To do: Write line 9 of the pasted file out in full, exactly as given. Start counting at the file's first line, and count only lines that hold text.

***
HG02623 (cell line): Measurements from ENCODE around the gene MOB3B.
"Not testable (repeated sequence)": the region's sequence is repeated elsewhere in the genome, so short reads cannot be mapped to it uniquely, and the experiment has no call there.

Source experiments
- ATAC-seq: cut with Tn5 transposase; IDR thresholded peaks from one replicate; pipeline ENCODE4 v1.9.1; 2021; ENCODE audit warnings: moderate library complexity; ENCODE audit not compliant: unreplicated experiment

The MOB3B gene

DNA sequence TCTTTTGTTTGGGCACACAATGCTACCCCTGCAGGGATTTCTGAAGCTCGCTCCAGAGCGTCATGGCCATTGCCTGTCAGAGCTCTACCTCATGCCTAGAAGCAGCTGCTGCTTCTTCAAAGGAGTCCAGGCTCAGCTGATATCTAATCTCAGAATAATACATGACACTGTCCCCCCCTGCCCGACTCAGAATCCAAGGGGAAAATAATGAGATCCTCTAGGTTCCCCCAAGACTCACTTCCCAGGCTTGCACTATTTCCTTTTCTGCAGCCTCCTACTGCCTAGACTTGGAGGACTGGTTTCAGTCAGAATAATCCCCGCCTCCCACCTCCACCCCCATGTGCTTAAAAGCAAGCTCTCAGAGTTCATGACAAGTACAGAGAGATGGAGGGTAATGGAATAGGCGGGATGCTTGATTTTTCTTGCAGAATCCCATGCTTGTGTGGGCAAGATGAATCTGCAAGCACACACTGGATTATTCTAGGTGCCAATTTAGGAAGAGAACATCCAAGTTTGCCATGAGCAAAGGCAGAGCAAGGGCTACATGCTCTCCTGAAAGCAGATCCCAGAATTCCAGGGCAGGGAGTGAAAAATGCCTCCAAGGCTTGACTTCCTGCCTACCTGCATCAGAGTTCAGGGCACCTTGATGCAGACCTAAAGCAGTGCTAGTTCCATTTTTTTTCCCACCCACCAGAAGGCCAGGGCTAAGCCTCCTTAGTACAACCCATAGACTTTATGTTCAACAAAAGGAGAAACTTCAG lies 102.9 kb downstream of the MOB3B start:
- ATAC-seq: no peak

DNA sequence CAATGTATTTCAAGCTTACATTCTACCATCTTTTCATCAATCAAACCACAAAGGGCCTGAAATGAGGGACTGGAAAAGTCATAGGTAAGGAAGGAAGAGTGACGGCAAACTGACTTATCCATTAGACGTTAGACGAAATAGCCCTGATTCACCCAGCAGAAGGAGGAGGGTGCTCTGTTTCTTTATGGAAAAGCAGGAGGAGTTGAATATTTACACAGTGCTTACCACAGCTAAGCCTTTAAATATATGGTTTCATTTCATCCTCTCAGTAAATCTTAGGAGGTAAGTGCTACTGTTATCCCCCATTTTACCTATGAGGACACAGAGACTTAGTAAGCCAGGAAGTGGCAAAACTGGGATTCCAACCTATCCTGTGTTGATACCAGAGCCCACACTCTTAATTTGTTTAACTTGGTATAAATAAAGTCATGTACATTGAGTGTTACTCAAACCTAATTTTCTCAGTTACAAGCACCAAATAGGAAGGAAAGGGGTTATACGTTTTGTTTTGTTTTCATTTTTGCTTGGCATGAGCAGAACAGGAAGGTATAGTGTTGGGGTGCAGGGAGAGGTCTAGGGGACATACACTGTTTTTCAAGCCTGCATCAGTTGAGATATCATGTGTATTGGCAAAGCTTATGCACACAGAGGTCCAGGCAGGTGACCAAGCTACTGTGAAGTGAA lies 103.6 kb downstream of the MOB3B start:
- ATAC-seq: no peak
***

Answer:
- ATAC-seq: no peak